Home.

A place of safety, where you can remove the masks you have worn all day, and kick your feet up.

It’s that couch that you sink into after a long day.
The kitchen you cook your favorite meal.
The bed you crawl into and wish you wouldn’t have to leave.
The book you lose yourself in.
The hot bath that you unwind in.
The circle of friends or family where you let your guard down.
The arms of someone you love.

Photo by Pixabay: https://www.pexels.com/photo/light-sea-dawn-landscape-33582/

I’ve found myself seeking this physical place for so long. Longing for a place that brings me so much comfort and safety that I don’t have to worry about who I am, what I say, how I act, or if I will belong. A place that feels like home.

I have felt small glimpses of it.

Such as when I would return to my childhood home after being away at school and my parents would have a homecooked meal it felt like old times, only with a new perspective of how much I missed my family.

Or when we bought our first house and then our second.

And then life would happen.

My childhood home was sold.
Or arguments or tension within the house.
Major expenses that made the home feel more like a burden.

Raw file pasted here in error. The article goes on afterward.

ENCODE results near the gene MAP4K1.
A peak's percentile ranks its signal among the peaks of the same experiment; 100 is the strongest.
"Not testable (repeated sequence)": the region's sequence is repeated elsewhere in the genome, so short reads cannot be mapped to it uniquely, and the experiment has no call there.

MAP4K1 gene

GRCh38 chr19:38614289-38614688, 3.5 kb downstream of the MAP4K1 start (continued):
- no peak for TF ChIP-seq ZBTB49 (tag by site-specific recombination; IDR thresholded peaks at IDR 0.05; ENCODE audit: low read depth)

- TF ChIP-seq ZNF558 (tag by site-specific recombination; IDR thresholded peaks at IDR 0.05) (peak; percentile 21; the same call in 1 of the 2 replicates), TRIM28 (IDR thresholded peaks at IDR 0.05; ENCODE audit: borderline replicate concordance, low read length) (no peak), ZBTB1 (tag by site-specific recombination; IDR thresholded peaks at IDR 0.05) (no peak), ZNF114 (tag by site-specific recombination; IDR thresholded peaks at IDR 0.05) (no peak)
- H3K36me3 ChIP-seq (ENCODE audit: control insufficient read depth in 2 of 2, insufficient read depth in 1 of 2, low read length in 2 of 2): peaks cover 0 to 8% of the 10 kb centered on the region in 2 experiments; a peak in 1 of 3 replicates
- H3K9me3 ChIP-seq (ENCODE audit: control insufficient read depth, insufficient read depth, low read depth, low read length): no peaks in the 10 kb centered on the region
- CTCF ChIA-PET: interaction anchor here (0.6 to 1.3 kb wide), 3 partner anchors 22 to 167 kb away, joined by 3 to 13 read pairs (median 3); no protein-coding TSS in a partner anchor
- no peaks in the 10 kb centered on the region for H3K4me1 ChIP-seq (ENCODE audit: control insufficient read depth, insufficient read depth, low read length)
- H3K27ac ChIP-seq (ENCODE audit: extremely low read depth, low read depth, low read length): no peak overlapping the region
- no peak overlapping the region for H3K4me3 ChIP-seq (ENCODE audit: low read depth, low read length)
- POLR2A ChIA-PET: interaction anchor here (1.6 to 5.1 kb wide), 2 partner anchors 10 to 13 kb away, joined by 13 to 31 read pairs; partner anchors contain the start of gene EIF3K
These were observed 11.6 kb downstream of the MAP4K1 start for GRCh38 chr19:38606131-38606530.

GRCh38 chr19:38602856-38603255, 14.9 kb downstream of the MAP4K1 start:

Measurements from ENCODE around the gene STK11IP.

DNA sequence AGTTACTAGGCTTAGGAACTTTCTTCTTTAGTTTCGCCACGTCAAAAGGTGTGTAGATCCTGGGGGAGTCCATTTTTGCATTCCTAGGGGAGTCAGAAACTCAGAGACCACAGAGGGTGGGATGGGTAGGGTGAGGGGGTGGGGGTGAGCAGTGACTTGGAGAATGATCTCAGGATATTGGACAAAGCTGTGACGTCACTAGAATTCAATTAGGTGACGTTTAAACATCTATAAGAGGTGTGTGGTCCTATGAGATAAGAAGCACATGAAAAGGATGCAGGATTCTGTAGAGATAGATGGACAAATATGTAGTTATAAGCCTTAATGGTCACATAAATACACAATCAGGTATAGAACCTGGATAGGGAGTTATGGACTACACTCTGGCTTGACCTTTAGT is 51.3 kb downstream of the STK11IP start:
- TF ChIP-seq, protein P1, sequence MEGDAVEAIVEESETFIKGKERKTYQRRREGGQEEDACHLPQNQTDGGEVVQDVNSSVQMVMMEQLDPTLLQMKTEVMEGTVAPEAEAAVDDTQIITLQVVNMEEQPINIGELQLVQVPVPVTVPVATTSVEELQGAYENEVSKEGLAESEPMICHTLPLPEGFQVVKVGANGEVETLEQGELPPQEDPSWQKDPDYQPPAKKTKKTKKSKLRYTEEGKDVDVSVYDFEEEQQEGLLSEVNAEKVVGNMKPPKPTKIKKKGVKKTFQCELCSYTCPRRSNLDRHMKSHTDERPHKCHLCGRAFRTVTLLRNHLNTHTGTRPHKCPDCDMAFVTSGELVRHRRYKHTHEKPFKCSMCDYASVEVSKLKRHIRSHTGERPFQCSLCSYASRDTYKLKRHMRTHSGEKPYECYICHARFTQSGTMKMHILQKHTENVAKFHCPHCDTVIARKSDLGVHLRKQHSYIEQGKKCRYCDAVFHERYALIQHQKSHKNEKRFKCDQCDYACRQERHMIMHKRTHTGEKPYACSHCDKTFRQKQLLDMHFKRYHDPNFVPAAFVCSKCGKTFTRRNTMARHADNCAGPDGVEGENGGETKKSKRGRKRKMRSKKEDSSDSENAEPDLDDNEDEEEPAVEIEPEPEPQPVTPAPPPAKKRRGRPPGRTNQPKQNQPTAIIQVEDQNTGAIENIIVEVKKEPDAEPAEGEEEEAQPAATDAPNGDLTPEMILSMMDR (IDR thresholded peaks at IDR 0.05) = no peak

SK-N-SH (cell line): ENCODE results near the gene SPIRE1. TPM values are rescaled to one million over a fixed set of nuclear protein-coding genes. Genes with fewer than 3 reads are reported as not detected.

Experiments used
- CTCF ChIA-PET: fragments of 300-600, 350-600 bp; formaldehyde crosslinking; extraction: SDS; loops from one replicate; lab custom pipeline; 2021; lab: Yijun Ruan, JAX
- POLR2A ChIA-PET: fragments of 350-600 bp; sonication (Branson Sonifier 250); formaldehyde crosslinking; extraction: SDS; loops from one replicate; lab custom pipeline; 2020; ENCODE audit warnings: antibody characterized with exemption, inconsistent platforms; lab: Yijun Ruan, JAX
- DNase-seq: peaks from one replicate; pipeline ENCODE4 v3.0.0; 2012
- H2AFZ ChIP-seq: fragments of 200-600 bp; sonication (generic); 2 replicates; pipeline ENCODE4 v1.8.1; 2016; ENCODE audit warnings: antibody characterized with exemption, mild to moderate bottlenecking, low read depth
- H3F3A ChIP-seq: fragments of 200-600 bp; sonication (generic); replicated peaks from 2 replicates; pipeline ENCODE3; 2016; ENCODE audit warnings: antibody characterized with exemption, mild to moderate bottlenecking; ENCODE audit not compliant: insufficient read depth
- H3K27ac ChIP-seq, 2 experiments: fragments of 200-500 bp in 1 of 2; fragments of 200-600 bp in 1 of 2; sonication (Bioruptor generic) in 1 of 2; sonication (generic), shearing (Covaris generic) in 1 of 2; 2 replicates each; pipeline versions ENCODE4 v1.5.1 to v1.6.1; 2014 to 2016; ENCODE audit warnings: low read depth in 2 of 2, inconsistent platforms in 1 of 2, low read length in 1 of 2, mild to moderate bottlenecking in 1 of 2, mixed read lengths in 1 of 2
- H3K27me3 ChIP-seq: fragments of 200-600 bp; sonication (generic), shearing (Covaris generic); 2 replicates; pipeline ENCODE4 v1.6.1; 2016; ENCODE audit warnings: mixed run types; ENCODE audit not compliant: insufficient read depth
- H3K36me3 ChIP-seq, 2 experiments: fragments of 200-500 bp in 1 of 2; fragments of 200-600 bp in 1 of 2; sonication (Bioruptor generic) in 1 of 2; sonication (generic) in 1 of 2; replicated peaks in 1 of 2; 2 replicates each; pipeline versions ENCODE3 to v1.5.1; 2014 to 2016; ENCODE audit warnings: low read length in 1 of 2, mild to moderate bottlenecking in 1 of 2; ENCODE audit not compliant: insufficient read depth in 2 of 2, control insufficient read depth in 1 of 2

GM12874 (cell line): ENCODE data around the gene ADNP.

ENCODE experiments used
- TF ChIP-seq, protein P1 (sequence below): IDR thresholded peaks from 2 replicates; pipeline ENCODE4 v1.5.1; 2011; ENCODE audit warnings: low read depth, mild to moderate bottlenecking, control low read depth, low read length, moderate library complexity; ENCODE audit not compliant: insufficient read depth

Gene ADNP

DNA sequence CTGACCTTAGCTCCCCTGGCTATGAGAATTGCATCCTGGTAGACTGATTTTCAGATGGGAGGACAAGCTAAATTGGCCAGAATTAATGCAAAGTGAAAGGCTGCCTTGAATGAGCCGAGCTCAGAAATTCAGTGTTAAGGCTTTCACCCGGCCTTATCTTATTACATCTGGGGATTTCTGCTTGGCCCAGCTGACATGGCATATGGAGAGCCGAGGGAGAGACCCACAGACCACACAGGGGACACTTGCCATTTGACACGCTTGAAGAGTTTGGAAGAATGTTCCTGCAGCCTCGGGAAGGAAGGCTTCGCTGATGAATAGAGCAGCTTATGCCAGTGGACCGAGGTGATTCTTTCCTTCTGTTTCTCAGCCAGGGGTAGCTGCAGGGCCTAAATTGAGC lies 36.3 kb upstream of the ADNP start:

So the search would continue.

And slowly I started to realize that HOME is a place within.

A place within yourself where you feel comfort and safety.

Trust.

A knowing.

Love.

Freedom — free of judgement, of shoulds, of expectation.

Feeling whole as we are. Without having to change a single thing. And not looking for someone or something to fill a void within.

It takes some unpacking to find that place within yourself. Maybe even therapy.

I can’t say that I feel at home within myself most days. 
But I feel like I’m much more at ease within myself than ever. 
There are layers and layers of ways we have lost that connection to ourselves.

Society tells us we have to be one way.
Our family tells us to be another.
And little by little we lose the connection.
We forget who we truly are. 
Our desires get pushed aside in the name of life.
We find ourselves taking care of everyone else. 
And our own needs and wants come in last.

It’s a journey. 
And I’m not sure there is an exact destination.

As Ram Dass so beautifully put it, “we’re all just walking each other home.”